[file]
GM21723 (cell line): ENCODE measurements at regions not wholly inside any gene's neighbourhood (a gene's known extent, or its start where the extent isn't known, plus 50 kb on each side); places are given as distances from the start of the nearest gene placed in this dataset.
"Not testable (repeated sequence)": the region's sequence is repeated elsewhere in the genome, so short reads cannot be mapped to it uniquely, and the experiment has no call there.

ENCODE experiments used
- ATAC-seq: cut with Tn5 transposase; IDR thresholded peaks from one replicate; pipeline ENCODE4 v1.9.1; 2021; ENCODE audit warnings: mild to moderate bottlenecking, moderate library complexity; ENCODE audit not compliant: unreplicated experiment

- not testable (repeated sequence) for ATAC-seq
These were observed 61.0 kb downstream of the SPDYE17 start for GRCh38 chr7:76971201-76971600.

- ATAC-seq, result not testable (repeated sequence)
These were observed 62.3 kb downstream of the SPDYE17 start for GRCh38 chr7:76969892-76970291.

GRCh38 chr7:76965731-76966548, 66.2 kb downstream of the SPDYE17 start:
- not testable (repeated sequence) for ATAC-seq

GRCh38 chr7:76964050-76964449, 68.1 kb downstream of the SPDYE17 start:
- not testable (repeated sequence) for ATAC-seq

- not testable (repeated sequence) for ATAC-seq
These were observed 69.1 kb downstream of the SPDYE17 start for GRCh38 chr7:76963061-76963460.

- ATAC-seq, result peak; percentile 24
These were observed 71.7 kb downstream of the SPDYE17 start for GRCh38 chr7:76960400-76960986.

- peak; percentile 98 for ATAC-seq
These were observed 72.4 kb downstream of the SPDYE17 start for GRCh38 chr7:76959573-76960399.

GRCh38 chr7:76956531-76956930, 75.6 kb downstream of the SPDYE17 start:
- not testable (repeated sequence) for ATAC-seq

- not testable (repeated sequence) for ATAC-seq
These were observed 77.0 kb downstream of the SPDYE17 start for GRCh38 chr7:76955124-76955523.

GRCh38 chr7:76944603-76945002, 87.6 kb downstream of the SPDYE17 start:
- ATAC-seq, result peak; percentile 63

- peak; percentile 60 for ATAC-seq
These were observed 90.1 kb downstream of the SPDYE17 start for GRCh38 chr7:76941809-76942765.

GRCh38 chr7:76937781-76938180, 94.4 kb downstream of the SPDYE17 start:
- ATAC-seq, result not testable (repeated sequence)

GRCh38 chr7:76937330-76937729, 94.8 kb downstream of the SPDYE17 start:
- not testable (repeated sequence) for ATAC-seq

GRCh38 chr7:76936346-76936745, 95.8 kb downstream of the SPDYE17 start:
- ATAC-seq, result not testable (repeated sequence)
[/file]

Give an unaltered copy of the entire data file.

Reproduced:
GM21723 (cell line): ENCODE measurements at regions not wholly inside any gene's neighbourhood (a gene's known extent, or its start where the extent isn't known, plus 50 kb on each side); places are given as distances from the start of the nearest gene placed in this dataset.
"Not testable (repeated sequence)": the region's sequence is repeated elsewhere in the genome, so short reads cannot be mapped to it uniquely, and the experiment has no call there.

ENCODE experiments used
- ATAC-seq: cut with Tn5 transposase; IDR thresholded peaks from one replicate; pipeline ENCODE4 v1.9.1; 2021; ENCODE audit warnings: mild to moderate bottlenecking, moderate library complexity; ENCODE audit not compliant: unreplicated experiment

- not testable (repeated sequence) for ATAC-seq
These were observed 61.0 kb downstream of the SPDYE17 start for GRCh38 chr7:76971201-76971600.

- ATAC-seq, result not testable (repeated sequence)
These were observed 62.3 kb downstream of the SPDYE17 start for GRCh38 chr7:76969892-76970291.

GRCh38 chr7:76965731-76966548, 66.2 kb downstream of the SPDYE17 start:
- not testable (repeated sequence) for ATAC-seq

GRCh38 chr7:76964050-76964449, 68.1 kb downstream of the SPDYE17 start:
- not testable (repeated sequence) for ATAC-seq

- not testable (repeated sequence) for ATAC-seq
These were observed 69.1 kb downstream of the SPDYE17 start for GRCh38 chr7:76963061-76963460.

- ATAC-seq, result peak; percentile 24
These were observed 71.7 kb downstream of the SPDYE17 start for GRCh38 chr7:76960400-76960986.

- peak; percentile 98 for ATAC-seq
These were observed 72.4 kb downstream of the SPDYE17 start for GRCh38 chr7:76959573-76960399.

GRCh38 chr7:76956531-76956930, 75.6 kb downstream of the SPDYE17 start:
- not testable (repeated sequence) for ATAC-seq

- not testable (repeated sequence) for ATAC-seq
These were observed 77.0 kb downstream of the SPDYE17 start for GRCh38 chr7:76955124-76955523.

GRCh38 chr7:76944603-76945002, 87.6 kb downstream of the SPDYE17 start:
- ATAC-seq, result peak; percentile 63

- peak; percentile 60 for ATAC-seq
These were observed 90.1 kb downstream of the SPDYE17 start for GRCh38 chr7:76941809-76942765.

GRCh38 chr7:76937781-76938180, 94.4 kb downstream of the SPDYE17 start:
- ATAC-seq, result not testable (repeated sequence)

GRCh38 chr7:76937330-76937729, 94.8 kb downstream of the SPDYE17 start:
- not testable (repeated sequence) for ATAC-seq

GRCh38 chr7:76936346-76936745, 95.8 kb downstream of the SPDYE17 start:
- ATAC-seq, result not testable (repeated sequence)